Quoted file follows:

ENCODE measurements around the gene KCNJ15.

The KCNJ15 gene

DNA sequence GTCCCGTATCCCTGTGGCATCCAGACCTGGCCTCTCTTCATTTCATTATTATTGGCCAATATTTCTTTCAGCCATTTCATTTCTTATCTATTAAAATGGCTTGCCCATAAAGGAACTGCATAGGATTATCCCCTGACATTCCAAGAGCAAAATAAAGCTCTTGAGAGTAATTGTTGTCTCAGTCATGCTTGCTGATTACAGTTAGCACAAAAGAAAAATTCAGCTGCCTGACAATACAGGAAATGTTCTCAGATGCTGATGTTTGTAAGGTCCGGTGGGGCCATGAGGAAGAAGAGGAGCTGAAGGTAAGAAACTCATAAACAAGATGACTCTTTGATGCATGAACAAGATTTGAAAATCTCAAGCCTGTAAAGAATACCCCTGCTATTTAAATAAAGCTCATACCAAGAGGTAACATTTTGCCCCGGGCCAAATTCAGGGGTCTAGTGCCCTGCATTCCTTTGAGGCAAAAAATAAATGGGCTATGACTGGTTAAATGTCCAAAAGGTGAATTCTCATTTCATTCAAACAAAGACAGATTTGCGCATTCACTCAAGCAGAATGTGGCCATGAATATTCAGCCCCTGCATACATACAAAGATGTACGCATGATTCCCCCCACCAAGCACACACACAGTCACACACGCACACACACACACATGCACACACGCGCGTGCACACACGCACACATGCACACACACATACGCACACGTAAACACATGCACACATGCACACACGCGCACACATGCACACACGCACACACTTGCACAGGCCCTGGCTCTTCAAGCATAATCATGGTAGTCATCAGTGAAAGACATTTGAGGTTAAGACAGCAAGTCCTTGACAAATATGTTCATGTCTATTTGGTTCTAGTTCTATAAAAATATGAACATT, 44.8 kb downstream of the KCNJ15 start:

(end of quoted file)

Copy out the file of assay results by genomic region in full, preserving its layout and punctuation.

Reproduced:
ENCODE measurements around the gene KCNJ15.

The KCNJ15 gene

DNA sequence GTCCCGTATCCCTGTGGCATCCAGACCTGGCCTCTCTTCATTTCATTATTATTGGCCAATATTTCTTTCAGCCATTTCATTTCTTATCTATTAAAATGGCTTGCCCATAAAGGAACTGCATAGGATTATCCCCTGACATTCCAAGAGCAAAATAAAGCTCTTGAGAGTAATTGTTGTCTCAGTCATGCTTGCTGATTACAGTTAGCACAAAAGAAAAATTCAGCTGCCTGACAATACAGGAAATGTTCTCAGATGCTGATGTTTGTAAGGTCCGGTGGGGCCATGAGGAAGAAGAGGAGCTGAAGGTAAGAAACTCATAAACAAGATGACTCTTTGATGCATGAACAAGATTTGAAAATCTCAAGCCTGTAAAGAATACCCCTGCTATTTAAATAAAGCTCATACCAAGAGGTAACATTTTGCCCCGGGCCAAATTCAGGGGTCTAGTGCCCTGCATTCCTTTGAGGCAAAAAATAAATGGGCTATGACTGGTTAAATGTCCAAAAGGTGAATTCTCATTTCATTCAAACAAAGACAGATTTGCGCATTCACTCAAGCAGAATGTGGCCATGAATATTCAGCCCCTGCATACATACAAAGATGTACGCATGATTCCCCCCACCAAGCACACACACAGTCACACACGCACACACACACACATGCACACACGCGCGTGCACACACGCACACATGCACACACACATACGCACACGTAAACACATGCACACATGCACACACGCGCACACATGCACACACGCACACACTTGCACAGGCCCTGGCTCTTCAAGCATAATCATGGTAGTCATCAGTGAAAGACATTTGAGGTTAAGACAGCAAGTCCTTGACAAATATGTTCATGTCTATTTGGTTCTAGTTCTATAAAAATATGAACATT, 44.8 kb downstream of the KCNJ15 start: